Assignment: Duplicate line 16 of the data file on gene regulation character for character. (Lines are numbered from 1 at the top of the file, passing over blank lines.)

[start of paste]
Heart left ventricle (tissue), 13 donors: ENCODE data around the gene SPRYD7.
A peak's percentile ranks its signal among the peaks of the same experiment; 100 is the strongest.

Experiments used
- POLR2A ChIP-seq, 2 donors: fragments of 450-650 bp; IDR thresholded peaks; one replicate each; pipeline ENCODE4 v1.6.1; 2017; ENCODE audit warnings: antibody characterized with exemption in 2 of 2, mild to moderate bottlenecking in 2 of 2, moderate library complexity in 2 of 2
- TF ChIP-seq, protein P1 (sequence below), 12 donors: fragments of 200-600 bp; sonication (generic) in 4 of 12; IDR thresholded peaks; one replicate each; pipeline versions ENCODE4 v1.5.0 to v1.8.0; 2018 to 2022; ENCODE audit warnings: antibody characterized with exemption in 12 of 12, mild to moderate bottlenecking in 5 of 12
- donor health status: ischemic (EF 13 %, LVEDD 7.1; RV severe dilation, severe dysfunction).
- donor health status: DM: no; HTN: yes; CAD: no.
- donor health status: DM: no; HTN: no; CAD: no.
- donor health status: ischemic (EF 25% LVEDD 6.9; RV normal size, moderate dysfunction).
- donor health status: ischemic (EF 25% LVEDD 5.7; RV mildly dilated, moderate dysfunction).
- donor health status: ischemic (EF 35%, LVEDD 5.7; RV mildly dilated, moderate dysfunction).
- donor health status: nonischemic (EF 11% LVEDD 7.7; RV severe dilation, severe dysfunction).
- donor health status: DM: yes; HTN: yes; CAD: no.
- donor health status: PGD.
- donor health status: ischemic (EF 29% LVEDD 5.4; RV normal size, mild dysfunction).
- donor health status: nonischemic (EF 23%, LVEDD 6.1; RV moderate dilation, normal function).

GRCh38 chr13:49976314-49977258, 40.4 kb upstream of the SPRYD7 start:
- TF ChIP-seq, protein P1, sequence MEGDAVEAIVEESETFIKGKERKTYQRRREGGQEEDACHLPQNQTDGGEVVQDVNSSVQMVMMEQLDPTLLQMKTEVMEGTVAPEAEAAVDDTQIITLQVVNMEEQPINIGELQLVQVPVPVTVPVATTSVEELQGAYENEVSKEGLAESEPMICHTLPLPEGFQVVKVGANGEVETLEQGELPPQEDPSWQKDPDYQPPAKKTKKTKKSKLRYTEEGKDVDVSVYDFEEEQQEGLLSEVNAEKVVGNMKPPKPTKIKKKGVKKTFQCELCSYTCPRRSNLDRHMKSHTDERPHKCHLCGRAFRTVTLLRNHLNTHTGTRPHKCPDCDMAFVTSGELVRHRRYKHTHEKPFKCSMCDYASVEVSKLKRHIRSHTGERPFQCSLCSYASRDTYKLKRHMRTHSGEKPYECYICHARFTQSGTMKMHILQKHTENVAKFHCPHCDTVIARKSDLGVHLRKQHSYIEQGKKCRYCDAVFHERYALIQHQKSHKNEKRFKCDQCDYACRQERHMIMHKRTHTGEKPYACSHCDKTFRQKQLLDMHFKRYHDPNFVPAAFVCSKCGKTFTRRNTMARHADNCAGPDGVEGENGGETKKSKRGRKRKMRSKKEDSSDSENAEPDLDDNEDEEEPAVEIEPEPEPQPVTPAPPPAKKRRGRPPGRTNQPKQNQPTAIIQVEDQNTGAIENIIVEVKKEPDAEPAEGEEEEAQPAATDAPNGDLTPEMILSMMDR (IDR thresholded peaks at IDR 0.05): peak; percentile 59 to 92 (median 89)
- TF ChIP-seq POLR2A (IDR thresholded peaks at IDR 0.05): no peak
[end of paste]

- donor health status: nonischemic (EF 23%, LVEDD 6.1; RV moderate dilation, normal function).